retail news in context, analysis with attitude

Toys R Us has announced its intention to close 200 stores, on top of the already announced closure of 180 stores that was going to affect some 4,500 employees. These new closing will result in the company having roughly half the number of stores in the US that it had before declaring bankruptcy late last year.

The new closures are taking place despite the fact that the company’s senior executives managed to convince a bankruptcy court judge to allow them to be paid millions of dollars in bonuses that they said would incentivize them to stay at Toys R Us.

The company said that the reason for the closures was a disappointing holiday season. It also said that a significant percentage of corporate staff also would be laid off.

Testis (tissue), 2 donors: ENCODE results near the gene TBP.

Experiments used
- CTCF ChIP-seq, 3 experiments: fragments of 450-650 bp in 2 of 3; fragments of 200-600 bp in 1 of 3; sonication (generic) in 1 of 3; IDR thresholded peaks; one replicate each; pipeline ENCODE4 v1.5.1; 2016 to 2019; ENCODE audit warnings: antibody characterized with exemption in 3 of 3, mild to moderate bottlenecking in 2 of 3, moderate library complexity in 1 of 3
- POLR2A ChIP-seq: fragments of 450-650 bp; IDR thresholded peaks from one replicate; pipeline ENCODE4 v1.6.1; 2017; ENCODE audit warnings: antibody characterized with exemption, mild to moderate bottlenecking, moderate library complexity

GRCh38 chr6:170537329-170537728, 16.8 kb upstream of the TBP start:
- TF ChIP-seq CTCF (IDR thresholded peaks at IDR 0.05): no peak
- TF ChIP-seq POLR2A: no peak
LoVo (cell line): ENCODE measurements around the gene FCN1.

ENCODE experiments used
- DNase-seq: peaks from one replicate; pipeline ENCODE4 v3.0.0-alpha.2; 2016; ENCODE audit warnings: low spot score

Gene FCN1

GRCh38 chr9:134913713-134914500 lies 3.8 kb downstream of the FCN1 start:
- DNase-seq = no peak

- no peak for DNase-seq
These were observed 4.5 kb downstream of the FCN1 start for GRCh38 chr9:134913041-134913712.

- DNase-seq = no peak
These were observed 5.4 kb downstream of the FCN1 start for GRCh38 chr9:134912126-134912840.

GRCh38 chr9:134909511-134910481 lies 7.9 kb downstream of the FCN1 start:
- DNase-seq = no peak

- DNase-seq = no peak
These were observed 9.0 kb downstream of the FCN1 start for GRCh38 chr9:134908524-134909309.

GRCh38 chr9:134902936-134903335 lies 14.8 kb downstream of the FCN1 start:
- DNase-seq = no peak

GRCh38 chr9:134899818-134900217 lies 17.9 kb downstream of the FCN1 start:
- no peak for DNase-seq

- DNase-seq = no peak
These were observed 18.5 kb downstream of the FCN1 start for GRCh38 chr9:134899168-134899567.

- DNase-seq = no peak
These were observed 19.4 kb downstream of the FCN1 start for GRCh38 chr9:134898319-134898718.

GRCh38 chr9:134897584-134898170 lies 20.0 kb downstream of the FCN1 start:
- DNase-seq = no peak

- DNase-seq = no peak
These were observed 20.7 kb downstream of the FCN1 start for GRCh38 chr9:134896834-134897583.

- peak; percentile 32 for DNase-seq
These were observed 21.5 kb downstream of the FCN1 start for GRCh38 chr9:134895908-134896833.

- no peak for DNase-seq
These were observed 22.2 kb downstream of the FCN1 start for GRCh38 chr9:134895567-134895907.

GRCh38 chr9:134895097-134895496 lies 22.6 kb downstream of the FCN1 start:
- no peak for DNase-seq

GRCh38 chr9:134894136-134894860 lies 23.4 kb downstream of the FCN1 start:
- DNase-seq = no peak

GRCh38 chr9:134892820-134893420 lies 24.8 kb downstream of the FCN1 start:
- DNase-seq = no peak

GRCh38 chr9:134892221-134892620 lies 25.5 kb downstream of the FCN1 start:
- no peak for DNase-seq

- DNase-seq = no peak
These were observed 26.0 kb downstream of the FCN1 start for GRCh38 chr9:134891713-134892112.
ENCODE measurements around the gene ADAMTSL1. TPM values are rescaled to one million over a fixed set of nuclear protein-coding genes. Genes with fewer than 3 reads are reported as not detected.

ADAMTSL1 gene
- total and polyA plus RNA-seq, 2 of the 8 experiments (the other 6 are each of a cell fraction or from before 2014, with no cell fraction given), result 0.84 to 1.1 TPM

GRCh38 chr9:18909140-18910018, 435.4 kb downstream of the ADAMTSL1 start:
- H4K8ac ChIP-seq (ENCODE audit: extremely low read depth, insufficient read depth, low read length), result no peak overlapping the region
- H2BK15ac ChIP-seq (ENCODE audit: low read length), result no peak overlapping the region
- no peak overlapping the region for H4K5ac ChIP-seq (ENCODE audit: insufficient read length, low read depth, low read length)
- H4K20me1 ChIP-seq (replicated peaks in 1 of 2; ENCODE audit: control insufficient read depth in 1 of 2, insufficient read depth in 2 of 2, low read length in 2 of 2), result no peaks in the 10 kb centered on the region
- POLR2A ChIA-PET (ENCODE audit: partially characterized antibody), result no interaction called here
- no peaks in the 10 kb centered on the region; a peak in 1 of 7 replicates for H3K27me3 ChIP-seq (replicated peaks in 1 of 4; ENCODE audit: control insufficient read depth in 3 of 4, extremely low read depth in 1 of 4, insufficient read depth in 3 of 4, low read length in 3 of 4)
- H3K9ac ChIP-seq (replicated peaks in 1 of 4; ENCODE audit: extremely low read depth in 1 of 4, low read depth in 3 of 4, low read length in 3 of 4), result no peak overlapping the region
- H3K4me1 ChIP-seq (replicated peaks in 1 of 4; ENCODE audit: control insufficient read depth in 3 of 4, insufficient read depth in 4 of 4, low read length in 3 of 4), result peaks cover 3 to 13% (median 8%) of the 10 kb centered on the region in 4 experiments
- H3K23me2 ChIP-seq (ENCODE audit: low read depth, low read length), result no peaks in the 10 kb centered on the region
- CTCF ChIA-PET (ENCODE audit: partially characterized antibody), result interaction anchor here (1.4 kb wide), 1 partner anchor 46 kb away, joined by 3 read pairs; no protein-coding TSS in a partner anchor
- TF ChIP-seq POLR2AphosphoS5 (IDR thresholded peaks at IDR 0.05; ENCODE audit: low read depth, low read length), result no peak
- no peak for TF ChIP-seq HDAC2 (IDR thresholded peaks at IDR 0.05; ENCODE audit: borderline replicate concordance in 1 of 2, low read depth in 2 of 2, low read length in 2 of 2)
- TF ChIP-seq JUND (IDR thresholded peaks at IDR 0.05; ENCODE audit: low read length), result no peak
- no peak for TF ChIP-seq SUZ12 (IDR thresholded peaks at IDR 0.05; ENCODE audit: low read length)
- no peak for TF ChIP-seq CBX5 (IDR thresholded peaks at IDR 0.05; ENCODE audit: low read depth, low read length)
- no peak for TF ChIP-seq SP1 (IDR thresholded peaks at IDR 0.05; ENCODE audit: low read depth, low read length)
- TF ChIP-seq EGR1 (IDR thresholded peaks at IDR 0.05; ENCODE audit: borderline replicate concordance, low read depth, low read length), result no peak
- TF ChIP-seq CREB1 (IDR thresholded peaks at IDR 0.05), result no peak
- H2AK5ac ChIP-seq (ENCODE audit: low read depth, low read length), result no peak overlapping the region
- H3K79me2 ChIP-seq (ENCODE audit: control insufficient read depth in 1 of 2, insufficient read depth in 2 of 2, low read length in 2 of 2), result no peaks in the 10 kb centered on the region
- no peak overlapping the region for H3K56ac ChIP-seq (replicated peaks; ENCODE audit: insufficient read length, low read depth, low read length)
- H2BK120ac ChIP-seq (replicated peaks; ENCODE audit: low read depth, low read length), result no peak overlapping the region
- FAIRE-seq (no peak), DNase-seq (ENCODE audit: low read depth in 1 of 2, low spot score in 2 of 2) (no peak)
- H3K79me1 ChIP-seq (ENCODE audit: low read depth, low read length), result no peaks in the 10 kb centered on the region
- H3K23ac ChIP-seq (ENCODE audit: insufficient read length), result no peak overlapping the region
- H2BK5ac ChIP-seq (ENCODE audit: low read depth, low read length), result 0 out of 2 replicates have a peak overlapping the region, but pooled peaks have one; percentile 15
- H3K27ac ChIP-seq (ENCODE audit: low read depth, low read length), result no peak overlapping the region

The Wall Street Journal writes that “the company has also walked back from a promise to offer severance to all affected employees. According to internal documents reviewed by The Wall Street Journal, managers were recently instructed to tell hourly workers that ‘there are no severance benefits being provided for the store-closing process.’ In January, store managers were instructed to tell employees that the company would provide severance to all affected employees, including hourly workers, according to the documents.”
KC's View:
I feel awful for the thousands of people who are losing their jobs, and who now have to deal with the fact that they were lied to by the company’s senior executives, who looked out for themselves but seem to have little concern for their employees, the people who were on the front lines.

I am disgusted by these senior execs. I hope that none of them ever are hired for another top job again, especially at a retailer. They cannot be trusted. They will look out for themselves before thinking about employees, consumers and even shareholders.

Look, Toys R Us had a flawed business plan that simply was not up to the radical changes in retailing and consumer behavior that have occurred over the past decade. That’s not just the fault of current execs. But in the end, they showed a lack of compassion that should mark their careers forever.